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Business News/ News / Trends/  ‘Too much drama’: Dubai CEO advises students to choose varsities with less Indians, netizens say ‘respectfully disagree’
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‘Too much drama’: Dubai CEO advises students to choose varsities with less Indians, netizens say ‘respectfully disagree’

A post on social media platform X, shared by Shreya Pattar, has sparked an online debate about living near Indian communities abroad, with some users agreeing and others disagreeing with her views.

CEO of a Dubai-based company has advised Indians planning to study abroad to avoid universities with higher number of Indian students. Premium
CEO of a Dubai-based company has advised Indians planning to study abroad to avoid universities with higher number of Indian students.

Complaining about “too much drama, lack of professionalism, and self-centred behaviour" a Dubai-based CEO has advised Indians planning to study abroad to avoid universities with more Indians. In a recent post on X, Shreya Pattar, Founder and CEO of Shreya Pattar Ventures, warned that looking for Indian community abroad doesn't come with “homely" feelings but involves toxic Indian patterns.

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"A big Indian community of students doesn’t come with a “homely" feeling. It comes with toxic Indian patterns: Too much drama, lack of professionalism, no good role models, no leadership or responsibility towards juniors, self-centred behaviour, “group-ism", back bitching, no seriousness towards the future. If you plan to move out of the country, make sure you are also staying away from that mindset, attitude, and nature of people," she wrote on X.

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Rejecting the idea of being around Indians abroad to ‘feel at home,’ Pattar said that if Indian students feel the need to live around people of their community, it is better to “just not move abroad."

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The post was shared on social media platform X, nearly four days ago. Till now, it has garnered nearly eight lakh views and nearly 7,500 likes. The social media user's views on living close to Indian communities in abroad has sparked an online debate. Several users agreed with Shreya Pattar's thoughts and even shared their own experiences of receiving poor behaviour from fellow Indians in foreign countries.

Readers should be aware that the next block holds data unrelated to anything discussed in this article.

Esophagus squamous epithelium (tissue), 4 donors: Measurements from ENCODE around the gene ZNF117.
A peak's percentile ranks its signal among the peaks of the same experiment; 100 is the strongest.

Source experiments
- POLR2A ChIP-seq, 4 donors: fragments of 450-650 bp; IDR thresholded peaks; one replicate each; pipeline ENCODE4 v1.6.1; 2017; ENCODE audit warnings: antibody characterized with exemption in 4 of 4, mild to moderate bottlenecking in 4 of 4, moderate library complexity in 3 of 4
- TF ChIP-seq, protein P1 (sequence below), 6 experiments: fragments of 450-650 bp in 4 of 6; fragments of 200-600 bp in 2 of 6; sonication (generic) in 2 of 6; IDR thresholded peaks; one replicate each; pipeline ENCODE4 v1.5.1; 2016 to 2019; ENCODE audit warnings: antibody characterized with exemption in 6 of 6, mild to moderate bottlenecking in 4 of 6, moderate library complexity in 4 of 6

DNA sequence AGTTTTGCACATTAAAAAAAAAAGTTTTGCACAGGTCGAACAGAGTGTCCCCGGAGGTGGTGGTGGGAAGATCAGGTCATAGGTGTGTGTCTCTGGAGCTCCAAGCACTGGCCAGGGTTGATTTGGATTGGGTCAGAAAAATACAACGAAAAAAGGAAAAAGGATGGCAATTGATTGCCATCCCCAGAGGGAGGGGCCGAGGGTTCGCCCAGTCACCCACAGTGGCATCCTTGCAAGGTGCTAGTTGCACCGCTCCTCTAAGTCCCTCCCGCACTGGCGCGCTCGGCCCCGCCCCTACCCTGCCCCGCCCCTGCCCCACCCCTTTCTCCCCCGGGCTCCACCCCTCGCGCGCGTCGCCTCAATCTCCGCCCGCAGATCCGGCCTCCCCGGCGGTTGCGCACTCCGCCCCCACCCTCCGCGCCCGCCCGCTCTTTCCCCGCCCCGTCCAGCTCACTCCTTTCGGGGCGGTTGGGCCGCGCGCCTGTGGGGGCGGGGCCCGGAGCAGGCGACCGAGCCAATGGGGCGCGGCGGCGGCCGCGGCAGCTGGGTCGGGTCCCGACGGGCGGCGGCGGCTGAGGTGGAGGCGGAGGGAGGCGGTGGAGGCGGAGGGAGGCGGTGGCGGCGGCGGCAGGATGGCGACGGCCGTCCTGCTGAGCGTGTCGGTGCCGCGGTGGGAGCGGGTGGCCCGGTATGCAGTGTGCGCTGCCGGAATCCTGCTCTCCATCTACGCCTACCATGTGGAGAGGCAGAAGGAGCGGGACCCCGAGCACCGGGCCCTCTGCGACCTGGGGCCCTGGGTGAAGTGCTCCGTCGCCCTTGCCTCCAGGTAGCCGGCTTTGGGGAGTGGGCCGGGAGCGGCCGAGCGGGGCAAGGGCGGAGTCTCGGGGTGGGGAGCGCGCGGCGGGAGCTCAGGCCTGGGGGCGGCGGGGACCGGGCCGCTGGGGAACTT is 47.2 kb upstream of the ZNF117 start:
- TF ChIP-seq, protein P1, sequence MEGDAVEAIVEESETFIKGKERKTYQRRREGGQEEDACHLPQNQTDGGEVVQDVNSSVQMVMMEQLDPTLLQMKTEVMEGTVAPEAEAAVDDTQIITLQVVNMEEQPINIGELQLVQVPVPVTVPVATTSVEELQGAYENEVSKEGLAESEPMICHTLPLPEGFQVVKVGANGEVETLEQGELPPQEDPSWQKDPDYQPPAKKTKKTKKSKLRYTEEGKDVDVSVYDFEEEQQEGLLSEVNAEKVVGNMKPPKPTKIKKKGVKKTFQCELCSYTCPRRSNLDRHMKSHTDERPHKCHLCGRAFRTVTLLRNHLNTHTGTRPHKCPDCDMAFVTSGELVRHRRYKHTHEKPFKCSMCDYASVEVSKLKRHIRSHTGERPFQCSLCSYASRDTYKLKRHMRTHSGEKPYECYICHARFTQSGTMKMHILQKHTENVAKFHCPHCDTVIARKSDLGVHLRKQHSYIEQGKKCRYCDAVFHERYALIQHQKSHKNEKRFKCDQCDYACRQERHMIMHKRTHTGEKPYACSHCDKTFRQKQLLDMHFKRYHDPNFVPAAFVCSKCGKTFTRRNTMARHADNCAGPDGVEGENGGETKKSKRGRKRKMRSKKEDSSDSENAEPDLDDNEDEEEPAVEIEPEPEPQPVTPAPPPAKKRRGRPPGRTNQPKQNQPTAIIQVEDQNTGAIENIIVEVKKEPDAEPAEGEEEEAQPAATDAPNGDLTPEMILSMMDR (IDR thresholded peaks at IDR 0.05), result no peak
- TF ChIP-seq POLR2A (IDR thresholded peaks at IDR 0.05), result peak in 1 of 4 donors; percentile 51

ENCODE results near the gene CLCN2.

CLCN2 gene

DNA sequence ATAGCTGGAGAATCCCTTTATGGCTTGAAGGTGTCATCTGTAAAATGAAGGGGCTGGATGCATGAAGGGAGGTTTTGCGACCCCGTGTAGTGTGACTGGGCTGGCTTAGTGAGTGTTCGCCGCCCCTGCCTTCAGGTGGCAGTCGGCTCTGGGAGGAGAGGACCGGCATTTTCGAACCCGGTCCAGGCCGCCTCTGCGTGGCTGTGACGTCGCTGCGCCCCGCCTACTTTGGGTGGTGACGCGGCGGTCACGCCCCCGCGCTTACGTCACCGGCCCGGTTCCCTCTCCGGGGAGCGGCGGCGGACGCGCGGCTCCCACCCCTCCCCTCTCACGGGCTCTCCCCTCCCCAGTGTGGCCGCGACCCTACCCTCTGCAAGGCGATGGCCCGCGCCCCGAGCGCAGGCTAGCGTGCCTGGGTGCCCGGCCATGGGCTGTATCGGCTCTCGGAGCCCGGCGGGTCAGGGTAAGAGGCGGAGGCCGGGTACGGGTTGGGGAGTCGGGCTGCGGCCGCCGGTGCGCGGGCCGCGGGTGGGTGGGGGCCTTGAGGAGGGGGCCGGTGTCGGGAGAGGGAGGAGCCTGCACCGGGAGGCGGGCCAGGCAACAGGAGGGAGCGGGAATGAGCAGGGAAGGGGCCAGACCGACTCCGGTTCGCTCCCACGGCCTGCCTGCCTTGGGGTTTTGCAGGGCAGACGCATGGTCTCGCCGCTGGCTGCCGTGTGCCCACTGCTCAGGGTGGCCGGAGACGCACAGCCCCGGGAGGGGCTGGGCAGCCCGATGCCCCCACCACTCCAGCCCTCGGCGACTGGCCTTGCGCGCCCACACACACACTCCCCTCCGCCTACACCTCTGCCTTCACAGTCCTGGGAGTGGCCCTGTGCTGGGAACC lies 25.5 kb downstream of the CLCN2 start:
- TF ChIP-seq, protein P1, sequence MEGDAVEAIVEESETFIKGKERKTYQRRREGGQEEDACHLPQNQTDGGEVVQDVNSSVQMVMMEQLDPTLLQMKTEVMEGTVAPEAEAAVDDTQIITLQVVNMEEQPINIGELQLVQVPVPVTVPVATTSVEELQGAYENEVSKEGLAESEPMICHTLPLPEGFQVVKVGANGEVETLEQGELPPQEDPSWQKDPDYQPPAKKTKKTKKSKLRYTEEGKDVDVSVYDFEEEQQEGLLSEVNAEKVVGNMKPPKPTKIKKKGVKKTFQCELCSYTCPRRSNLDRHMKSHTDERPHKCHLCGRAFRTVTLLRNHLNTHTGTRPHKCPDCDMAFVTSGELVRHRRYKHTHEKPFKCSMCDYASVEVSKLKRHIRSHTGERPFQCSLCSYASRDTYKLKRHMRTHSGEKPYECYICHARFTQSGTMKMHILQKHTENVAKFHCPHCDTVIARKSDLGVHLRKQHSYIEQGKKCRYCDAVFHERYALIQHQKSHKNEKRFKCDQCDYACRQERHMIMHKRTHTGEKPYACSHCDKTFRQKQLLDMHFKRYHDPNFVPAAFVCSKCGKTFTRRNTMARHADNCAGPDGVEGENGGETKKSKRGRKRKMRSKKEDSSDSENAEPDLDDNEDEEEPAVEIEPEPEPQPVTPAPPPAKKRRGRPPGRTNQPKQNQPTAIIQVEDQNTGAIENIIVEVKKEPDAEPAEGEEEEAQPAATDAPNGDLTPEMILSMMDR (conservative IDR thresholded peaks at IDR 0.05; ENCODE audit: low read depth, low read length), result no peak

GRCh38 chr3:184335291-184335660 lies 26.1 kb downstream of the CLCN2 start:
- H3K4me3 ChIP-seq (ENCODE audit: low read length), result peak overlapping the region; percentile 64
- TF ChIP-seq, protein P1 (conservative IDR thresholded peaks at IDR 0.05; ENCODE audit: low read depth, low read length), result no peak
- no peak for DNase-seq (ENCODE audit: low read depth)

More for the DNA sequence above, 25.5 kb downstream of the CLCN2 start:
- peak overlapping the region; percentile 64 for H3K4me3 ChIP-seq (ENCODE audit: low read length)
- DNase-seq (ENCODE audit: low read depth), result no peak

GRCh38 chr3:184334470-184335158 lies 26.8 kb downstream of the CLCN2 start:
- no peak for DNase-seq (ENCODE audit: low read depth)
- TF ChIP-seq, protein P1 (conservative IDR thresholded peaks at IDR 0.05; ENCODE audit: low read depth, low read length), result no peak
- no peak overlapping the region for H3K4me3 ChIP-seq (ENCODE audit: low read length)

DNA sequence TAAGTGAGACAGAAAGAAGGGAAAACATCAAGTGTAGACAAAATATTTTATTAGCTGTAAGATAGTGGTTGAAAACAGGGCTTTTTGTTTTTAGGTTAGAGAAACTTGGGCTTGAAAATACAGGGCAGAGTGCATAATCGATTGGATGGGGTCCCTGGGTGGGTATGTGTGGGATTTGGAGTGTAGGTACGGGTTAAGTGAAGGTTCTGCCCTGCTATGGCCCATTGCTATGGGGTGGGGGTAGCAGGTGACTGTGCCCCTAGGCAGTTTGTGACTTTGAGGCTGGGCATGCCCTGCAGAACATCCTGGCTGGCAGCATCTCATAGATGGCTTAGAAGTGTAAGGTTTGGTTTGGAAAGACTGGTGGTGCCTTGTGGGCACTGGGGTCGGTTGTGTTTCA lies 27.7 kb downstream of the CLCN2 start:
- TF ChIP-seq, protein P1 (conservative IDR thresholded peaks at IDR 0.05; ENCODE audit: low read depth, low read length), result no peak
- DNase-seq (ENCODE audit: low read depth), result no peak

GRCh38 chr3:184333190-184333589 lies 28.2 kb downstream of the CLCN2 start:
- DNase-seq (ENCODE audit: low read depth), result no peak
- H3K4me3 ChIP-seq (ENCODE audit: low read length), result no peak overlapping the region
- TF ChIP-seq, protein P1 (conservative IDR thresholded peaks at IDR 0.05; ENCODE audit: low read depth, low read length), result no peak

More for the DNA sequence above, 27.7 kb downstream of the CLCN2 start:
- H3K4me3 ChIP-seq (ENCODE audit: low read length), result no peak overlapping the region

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“I can not agree more with you. In 2011 I went to Australia to work in a hospital and there the most toxic people and most envious towards Indians were Indians only. It was a shock for me once I reach there and till the time I left Australia I could not come to terms with it," wrote an X user.

“On point. What's the point of going abroad if you only hang out with your own people," agreed another user. 

“1000% true. I got to study abroad for highschool and bachelor's and it was in quite unconventional places. There were very few Indians and at first it was difficult but so worth it now. It makes the biggest difference in learning."

In contrast, many users disagreed with Pattar's opinion and tried to explain the need to connect with Indians abroad. 

“I spent about a decade studying & working abroad. There's all sorts. Generalizing and avoiding South Asians is not helpful. Neither is only sticking to them outside of work. Take each one as an individual, regardless of origin, accent, appearance, income. That way I found friends," wrote an X user.

“I respectfully disagree. Having a community of Indian students can provide a sense of familiarity and support, especially in a new country. It's about finding the right balance between comfort and exposure to diverse perspectives," an user commented on the post.

“Even this tweet is enought to know how toxic indians can be. With this plz stop associating with India as well plz."

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Published: 16 May 2024, 07:51 AM IST
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